Pellegrini considered the case on June 26 along with Judge P. Kevin Brobson and Senior Judge James G. Colins.
“It will always be our first priority to educate our students within the communities in which they reside and further the strong ties that our district has with all of the stakeholders involved in educating our children,” Davis said. “We believe that McKeesport Area School District is the best choice when it comes to educating our youth and providing them the best future.”
Tuesday's visit by Pennsylvania Secretary of Education Pedro A. Rivera was a chance for the district to express concerns — and tout success — in dealing with charter schools.
Superintendent Rula Skezas told the secretary that Brie Adams, district coordinator of student services, grants and outside funding, persuaded 91 cyber and charter school students to transfer back into McKeesport Area's public system.
“She works on building relationships,” Skezas said. “We have an easy product to sell.”
“She acts on every lead,” school board member Terri Kisan said. “We get them to open the door.”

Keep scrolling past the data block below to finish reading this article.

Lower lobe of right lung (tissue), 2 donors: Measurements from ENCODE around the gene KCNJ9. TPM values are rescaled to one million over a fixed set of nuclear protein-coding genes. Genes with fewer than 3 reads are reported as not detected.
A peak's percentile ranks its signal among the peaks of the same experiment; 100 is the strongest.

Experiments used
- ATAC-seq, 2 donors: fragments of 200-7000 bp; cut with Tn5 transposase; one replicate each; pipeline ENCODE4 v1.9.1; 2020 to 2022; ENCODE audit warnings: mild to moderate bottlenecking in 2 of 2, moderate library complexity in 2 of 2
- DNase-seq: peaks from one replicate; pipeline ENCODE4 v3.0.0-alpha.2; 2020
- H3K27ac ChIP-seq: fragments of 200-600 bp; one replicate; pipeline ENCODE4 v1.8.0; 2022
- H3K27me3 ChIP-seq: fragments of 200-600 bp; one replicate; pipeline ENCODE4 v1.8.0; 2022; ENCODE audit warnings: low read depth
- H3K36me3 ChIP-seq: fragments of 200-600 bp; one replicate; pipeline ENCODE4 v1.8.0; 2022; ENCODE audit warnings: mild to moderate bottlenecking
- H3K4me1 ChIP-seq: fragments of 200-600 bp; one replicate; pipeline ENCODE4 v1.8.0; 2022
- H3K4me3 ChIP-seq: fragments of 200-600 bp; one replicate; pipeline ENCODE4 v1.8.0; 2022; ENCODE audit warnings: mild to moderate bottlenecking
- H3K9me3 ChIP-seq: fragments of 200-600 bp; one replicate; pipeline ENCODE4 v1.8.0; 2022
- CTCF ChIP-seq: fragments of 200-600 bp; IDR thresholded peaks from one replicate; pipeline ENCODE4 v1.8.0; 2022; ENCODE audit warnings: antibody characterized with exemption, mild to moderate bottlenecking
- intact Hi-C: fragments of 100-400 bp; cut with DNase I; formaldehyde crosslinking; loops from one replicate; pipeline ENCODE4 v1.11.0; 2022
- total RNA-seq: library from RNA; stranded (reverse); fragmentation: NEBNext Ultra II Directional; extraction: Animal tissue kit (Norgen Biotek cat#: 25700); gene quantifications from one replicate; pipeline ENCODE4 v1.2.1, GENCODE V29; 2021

At that meeting the district made clear that it made its peace with another charter school, Propel McKeesport.
“We were very opposed,” Skezas recalled. “Although I'd rather have those kids come here, we have a much more positive dialogue with them.”
On Aug. 22, 2005, Propel McKeesport held its first classes in the St. Nicholas building.
“They were a good tenant,” Chromulak said. “We were happy to have them.”
On Oct. 29, 2007, Propel cut the ribbon after moving into the former St. Mary's school along Versailles Avenue.
Propel's spokeswoman had no comment regarding Young Scholars, focusing instead on Propel's own offerings.
“Propel Schools provides outstanding academic and enrichment programs for our students,” Maura DeRiggi said. “We feel that families should have the opportunity to choose a high-performing, proven environment for their students, in their neighborhoods.”
McKeesport Mayor and former McKeesport Area School District teacher Michael Cherepko said he is distraught to see a second charter school in the district.
Cherepko said Propel displays good citizenship in McKeesport, but he doesn't think the city's school district deserves the burden of a second charter school.
“Both of my children are enrolled in McKeesport Area schools, and they are getting an education that is second to none,” the mayor said. “When it comes to private schools, I understand that there are people who believe in school choice. I, however, believe that parents who choose to put their children in an alternative school setting should do this at their own expense, not the expense of district taxpayers.”
As charter schools, Propel and Young Scholars are considered public schools and by state mandate get funding from the public districts.
Patrick Cloonan is a staff writer for Trib Total Media. He can be reached at 412-664-9161412-664-9161, ext. 1967,or